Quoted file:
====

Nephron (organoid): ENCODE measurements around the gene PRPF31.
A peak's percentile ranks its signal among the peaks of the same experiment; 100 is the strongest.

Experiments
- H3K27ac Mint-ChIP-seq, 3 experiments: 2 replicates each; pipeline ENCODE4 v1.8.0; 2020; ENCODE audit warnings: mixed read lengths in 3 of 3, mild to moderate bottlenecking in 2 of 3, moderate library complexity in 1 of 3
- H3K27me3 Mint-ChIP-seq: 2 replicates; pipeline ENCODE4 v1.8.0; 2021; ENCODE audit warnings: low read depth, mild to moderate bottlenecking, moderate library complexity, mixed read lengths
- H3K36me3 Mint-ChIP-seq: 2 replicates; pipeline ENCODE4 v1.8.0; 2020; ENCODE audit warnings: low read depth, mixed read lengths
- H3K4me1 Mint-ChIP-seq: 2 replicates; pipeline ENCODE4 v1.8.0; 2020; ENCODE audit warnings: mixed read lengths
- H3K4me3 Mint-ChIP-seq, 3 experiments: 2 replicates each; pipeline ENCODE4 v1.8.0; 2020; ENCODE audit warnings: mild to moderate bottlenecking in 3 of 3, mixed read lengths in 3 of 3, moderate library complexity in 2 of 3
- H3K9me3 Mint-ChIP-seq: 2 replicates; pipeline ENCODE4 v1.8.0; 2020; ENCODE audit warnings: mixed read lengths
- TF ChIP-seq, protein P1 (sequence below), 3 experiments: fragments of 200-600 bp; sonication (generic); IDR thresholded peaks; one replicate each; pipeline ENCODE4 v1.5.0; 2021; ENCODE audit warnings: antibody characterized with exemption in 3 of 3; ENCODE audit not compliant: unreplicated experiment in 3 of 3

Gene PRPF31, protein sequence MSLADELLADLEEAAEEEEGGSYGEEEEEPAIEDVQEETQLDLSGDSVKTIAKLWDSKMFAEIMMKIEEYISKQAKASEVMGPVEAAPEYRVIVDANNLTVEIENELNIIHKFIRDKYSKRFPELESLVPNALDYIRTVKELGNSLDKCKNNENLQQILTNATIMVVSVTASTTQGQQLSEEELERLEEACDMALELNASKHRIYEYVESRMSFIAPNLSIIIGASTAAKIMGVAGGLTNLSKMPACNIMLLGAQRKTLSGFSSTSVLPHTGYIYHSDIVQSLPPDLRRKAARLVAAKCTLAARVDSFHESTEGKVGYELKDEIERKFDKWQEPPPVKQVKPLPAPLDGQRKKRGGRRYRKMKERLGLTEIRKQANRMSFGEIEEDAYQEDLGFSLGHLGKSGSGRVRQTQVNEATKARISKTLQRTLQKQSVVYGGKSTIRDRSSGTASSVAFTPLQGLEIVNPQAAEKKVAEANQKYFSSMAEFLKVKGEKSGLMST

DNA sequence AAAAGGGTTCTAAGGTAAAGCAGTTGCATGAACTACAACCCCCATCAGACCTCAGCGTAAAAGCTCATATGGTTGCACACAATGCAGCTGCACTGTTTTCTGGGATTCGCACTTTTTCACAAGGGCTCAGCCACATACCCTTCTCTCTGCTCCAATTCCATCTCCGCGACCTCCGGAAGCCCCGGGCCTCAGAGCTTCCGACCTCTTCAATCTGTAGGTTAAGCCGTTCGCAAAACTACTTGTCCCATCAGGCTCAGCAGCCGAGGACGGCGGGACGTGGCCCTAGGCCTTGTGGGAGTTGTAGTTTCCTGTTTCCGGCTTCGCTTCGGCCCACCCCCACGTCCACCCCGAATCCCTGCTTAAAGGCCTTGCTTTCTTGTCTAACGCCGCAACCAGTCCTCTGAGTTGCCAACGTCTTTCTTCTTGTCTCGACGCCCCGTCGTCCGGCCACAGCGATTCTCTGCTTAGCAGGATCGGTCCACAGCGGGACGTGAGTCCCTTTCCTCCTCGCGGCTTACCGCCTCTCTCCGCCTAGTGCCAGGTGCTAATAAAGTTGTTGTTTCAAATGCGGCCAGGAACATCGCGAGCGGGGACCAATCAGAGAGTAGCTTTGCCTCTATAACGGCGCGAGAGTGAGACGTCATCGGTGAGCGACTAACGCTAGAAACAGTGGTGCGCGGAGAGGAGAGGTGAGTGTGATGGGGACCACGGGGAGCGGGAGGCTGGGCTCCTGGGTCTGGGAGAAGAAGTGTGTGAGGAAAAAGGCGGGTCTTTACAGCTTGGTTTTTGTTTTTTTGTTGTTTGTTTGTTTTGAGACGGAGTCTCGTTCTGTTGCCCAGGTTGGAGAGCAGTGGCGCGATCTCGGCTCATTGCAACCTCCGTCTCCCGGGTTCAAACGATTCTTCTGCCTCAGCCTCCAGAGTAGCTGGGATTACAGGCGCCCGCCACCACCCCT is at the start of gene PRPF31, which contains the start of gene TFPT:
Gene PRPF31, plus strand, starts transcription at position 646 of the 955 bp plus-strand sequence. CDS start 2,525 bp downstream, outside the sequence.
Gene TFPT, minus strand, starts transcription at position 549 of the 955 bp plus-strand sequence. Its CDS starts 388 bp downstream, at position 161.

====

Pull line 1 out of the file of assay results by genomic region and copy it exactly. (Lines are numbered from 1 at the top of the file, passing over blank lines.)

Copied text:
Nephron (organoid): ENCODE measurements around the gene PRPF31.